Gerard De Jode's map of the central Dutch province of Gelderland. Showing a number of cities, rivers, and marshlands, the map is attractively detailed and contains two decorative cartouches as well as a scale bar. At sea, a ship can be seen sailing.
The map is orientated with the top to the west. The cities of Utrecht, Arnhem, and Nijmegen are visible.
The map extends to the still extensive Zuyder Zee. Today, however, Gelderland has become landlocked due to the reclamation of the island polders of Flevoland in the 1950s and 60s. The Zuyder Zee is also given the name Maris Australis.
This map first appeared in the very rare 1578 (first sold in '79) first edition of the de Jode family's Speculum Orbis Terrarum.
One of the great rarities of 16th-century mapmaking, the De Jode family's Speculum Orbis Terrarum represents over twenty-five years of work shared between two generations of the de Jode family. The work was published in two editions in the late 16th century, first by Gerard de Jode in 1579 and expanded later by his son Cornelis in 1593.
The Speculum cannot be discussed without its great rival, Ortelius's Theatrum Orbis Terrarum, first published in 1570. De Jode's work, though conceived very near in time to Ortelius's, languished unpublished for some years, which scholars have ascribed to political machinations by the author of the Theatrum. By the time it was finally brought to market, it could not hope to rival the Terrarum, which had already been published in four languages and many editions. Records show few sales for either the first or the second edition, and the early death of Cornelis along with the eventual sale of the copper plates to the Vrients publishing house--who were keen to suppress any competition to the Ortelius plates they had also acquired--put the De Jode family's lifetime achievement to permanent rest. This leads to the book's incredible rarity when compared to Ortelius's.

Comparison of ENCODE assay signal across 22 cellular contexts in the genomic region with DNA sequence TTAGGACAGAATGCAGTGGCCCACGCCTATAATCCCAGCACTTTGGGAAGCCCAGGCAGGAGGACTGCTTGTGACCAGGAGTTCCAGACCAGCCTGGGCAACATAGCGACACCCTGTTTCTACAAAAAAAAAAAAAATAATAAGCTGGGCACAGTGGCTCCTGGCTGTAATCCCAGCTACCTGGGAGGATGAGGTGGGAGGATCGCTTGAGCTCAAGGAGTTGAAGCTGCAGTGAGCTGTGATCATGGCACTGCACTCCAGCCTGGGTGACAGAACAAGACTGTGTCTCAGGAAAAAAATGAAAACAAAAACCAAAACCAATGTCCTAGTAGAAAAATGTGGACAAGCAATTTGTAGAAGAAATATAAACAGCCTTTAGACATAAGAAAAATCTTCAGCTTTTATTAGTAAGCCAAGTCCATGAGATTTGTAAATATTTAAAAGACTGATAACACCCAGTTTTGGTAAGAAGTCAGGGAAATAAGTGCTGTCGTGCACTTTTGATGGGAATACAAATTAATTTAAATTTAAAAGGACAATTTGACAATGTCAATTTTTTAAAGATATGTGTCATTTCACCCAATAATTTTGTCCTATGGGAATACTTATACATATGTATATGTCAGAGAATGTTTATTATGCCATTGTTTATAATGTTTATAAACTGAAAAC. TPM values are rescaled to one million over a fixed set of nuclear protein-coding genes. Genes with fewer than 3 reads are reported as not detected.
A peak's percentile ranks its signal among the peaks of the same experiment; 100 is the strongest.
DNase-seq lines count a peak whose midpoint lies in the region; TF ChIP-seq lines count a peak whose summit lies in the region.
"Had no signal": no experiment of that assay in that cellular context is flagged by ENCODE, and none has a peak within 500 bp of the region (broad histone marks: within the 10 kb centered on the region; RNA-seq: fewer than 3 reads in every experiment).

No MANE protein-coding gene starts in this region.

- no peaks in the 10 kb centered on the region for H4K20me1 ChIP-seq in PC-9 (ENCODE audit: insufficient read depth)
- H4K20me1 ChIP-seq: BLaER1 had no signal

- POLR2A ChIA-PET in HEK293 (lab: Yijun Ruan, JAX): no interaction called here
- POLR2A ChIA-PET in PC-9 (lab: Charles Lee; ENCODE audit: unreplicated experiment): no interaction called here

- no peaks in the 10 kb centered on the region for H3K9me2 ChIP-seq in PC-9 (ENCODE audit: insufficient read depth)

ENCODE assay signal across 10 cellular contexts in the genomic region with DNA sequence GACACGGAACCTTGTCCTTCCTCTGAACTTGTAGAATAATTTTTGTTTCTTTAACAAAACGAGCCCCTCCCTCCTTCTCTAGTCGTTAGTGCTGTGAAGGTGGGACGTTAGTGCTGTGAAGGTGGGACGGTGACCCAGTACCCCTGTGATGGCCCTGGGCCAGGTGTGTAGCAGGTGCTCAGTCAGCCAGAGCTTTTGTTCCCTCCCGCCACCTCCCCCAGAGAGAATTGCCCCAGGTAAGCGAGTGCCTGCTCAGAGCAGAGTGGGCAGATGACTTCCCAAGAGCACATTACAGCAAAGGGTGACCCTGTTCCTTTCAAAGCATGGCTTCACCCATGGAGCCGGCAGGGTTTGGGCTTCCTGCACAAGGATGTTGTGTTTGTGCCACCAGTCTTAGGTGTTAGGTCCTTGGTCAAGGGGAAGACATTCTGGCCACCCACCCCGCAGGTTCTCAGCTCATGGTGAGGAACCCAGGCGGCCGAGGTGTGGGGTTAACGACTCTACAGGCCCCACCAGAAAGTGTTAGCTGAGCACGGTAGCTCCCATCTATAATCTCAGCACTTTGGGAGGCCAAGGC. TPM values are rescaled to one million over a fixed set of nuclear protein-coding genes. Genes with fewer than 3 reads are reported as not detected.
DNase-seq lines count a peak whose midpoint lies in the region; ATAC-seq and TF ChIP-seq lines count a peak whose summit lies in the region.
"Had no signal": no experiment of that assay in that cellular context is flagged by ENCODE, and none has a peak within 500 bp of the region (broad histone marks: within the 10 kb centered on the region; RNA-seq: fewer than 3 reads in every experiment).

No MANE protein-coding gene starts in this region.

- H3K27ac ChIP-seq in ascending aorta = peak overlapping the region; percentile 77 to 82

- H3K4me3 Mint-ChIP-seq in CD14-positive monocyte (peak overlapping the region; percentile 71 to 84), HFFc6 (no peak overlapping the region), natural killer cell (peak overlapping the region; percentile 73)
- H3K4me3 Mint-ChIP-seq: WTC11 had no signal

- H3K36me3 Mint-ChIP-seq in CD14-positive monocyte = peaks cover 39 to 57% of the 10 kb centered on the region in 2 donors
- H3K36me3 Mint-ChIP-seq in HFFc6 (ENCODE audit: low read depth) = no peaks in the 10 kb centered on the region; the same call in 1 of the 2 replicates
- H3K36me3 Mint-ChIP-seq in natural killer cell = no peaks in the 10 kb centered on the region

Scholarly and historical comparison between the Speculum and the Theatrum varies. The great cartographers of the late 16th- and early 17th-century, including Montanus, van den Keere, and von Aitzing used both as sources, and Hondius compared the former work favorably against the latter. Later scholarly review notes less consistency in the cartography in de Jode's work, particularly in some of the Germanic regions, although the craftsmanship of the engraving is praised.
Gerard De Jode (1509-1591) was a pre-eminent mapmaker in the late seventeenth century, a time when the Dutch dominated the map trade. He was known for his many maps, some of which featured in Speculum Orbis Terrae (first edition Antwerp: 1578). Although never as successful as Ortelius’ Theatrum, the Speculum did get republished in a second edition in 1593, two years after De Jode’s death, by Arnold Coninx, and included this map. After his death, Gerard’s son, Cornelis (1568-1600), and his wife, Paschina, ran the shop. Unfortunately, Cornelis died young in 1600, aged only 32, and the stock and plates were sold to the publisher Joan Baptista Vrients.